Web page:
In this context I have had to ask myself, as a unionist originally from England, how I would feel if England – uniquely within the union – was effectively placed in a different single market from the rest of the UK, such that if companies in the rest of the union wanted to sell goods to me it would be like trading with a foreign jurisdiction? How would I feel, if any of the economic legislation pertaining to England – let alone 60% of it – was made at a level into which England had no representation and was voiceless? How would I feel if this arrangement – fundamentally changing the constitutional settlement defining my life – was simply imposed on me and I was told that not only would I not be consulted about this seismic change in the rules of the game informing my citizenship through a referendum prior to the change, but that the only form of consultation would come four years after its introduction and be limited to my elected representatives? It seems to me that anyone who is English, Welsh or Scottish would find this experience intolerable, as one suspects would any citizen of the EU, including Messrs Barnier and Sefcovic.

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Of course, the European Union argues that the Protocol is vital for the purpose of honouring the Good Friday Agreement and the maintenance of peace in Northern Ireland. This assertion, however, simply does not add-up. The primary significance of the Good Friday Agreement is not that it negates but that it actually affirms the border in the sense that it involved the Republic giving up its territorial claim to Northern Ireland, not reasserting it. Moreover, it contains no prohibition on a customs border. This, of course, does not prevent a decision being made today to avoid having such a border. Any attempt to seek to secure this objective, however, should be pursued in line with the Good Friday Agreement which insists on affording parity of esteem to both communities.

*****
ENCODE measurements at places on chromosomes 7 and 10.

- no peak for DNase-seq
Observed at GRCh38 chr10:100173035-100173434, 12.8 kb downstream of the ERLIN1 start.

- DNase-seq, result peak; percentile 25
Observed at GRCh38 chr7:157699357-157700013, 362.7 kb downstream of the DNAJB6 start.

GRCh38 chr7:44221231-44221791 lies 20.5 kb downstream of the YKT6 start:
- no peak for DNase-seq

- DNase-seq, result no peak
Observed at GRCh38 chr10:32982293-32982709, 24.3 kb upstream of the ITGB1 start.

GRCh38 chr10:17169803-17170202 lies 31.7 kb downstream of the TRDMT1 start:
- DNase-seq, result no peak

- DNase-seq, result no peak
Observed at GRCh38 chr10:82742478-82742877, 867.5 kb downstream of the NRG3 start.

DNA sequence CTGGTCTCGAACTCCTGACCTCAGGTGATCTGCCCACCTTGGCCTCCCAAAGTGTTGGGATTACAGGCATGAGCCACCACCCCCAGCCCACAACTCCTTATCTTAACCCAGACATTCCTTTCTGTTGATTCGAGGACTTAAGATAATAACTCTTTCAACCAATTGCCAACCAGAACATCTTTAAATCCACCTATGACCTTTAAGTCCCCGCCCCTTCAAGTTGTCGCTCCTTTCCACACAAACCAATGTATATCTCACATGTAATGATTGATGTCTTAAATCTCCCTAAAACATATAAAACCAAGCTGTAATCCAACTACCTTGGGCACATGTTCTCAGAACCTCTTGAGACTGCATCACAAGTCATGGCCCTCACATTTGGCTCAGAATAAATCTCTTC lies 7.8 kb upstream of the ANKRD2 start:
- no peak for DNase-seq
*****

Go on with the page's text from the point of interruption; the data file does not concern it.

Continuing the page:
In a context where there is one way of protecting the integrity of the EU single market and the UK single market without a hard border that upholds the parity of esteem principle, treating each community even-handedly (through Mutual Enforcement) and another way of achieving this objective which transgresses the parity of esteem principle by giving one community a great deal of what they want while taking from the other community a great deal of what they hold dear (the Protocol), there is a clear imperative to select the former option over the latter if one's concern is peace and respecting the Good Friday Agreement.